Liberty and Mens Rea: Insanity Trials in England (1760-1885)

The nineteenth century was not only about large asylums, institutional psychiatry, and welfare provisions. It was also the century that reshaped the way law professionals approached the subject of insanity. Influential and controversial notions such as certificates of lunacy, the MacNaughtan Rules, and “monomania” profoundly changed the relationship between law and madness in many Western jurisdictions.

The following Table provides a list of some of the major cases –civil and criminal– decided in England between 1760 and 1885. Click on the Reference Link to access a transcription of the original trial and judgement. Original sources are also available on JustisOne (with subscription).

Year Case Reference
1760 Earl Ferrers Case 1760 Case of Earl Ferrers 168 ER 69
1761 R v Turlington 1761 R v Turlington 97 ER 741
1762 R v William Clarke 1762 R v William Clarke 97 ER 875
1800 James Hadfield Case 1800 Hadfield 27 St Tr 1281
1840 Edward Oxford Case 1840 R v Edward Oxford 4 St Tr NS 497
1843 Daniel McNaughtan Case and

McMaughten Rules

1843 R v McNaughten 8 ER 718
1843 Selby v Jackson 1843 Selby v Jackson 49 ER 799
1844 Dyce Sombre 1844 Dyce Sombre 41 ER 697
1846 Duncombe v Nelson 1846 Duncombe v Nelson 50 ER 323
1846 Martha Shuttleworth 1846 Shuttleworth 115 ER 1423
1847 Joanna Gordon 1847 Joanna Gordon, Otherwise Countess of Stair 41 ER 935
1849 Norris v Seed 1849 Norris v Seed 154 ER 1061
1852 Hill v Philp 1852 Hill v Philp 155 ER 929
1862 Hall v Semple 1862 Hall v Semple 176 ER 151
1862 Scott v Wakem 1862 Scott v Wakem 176 ER 147
1865 Gore v Walpole 1865 Gore v Walpole 176 ER 751
1868 Mackintosh v Arkley 1868 Mackintosh v Arkley 6 MHL 141
1885 R v Whitfield 1885 R v Whitfield 15 QBD 122

Secondary Readings on Civil and Criminal Lunacy Cases

Charles E. Rosenberg, The Trial of the Assassin Guiteau: Psychiatry and the Law in the Gilded Age (Chicago, IL: University of Chicago Press, 1968)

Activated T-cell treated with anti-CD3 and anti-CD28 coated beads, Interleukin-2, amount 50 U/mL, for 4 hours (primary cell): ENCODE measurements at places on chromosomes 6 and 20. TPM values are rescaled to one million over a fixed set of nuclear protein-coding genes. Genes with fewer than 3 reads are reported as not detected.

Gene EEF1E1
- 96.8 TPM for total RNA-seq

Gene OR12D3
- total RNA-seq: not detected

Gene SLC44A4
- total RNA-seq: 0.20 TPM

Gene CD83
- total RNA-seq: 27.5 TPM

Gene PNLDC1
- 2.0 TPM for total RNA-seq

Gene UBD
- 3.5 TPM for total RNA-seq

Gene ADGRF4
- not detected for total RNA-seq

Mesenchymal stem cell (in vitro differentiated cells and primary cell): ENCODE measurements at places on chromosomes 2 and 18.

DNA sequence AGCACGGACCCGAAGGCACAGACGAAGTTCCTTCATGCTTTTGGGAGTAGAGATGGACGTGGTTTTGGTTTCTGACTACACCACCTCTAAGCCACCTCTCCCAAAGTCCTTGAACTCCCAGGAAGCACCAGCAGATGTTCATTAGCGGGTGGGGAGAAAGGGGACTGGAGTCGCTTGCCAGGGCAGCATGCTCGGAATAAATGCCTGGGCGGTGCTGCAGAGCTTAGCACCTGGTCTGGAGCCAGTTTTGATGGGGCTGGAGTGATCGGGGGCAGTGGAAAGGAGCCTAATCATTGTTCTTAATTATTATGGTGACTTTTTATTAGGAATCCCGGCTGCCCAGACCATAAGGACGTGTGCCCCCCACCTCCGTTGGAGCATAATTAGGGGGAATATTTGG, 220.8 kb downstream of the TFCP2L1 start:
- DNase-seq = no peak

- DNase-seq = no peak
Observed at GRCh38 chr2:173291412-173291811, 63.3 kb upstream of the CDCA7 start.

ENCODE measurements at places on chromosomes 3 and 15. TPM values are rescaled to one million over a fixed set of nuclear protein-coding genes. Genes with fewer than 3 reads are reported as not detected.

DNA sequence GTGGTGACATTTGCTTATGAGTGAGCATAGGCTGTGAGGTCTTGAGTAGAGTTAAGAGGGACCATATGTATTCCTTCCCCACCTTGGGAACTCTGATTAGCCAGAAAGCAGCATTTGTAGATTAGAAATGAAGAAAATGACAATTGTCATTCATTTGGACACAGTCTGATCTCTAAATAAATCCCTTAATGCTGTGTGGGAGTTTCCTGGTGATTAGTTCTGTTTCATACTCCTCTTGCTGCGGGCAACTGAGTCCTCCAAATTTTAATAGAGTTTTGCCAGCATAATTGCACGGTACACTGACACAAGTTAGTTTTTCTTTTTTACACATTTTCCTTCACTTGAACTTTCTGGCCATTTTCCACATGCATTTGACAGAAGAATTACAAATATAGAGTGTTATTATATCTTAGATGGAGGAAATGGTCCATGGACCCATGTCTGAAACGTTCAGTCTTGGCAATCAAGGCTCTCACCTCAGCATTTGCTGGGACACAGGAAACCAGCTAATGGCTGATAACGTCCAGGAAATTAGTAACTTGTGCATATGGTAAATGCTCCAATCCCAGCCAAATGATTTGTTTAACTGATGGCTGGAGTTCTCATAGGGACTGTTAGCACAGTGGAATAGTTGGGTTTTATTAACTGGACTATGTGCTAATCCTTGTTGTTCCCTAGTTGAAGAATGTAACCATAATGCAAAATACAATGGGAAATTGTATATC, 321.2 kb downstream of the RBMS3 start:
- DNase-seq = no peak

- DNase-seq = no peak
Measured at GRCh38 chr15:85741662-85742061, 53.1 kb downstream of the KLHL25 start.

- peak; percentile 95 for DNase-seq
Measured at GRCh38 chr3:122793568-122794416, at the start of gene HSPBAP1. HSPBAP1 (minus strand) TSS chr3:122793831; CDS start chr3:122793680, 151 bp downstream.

Dan Degerman, “‘Am I mad?’: The Windham case and Victorian resistance to psychiatry,” History of Psychiatry (2019), 30: 4, 457–468

John Carson, “‘Every expression is watched’: Mind, medical expertise and display in the nineteenth-century English courtroom,” Social Studies of Science (2018), 48: 6, 891–918

Roger Smith, Trial by Medicine: Insanity and Responsibility in Victorian Trials(Edinburgh: Edinburgh University Press, 1981)

Joel Peter Eigen, Witnessing Insanity: Madness and Mad-Doctors in the English Court (New Haven, NJ: Yale University Press, 1995)

Joel Peter Eigen, Mad-Doctors in the Dock: Defending the Diagnosis, 1760–1913 (Baltimore, MD: Johns Hopkins University Press, 2016)

Katherine D. Watson, Forensic Medicine in Western Society: A History (New York, NY: Routledge, 2011)


2 thoughts on “Liberty and Mens Rea: Insanity Trials in England (1760-1885)”

  1. This is a great resource. It will be very useful to students, researchers, psychiatrists, and legal scholars who need to know more about the dramatic developments that reshaped the interconnected worlds of the asylum, the law, social welfare, and ideas about insantity in the late 18th and 19th centuries.


    Liked by 1 person

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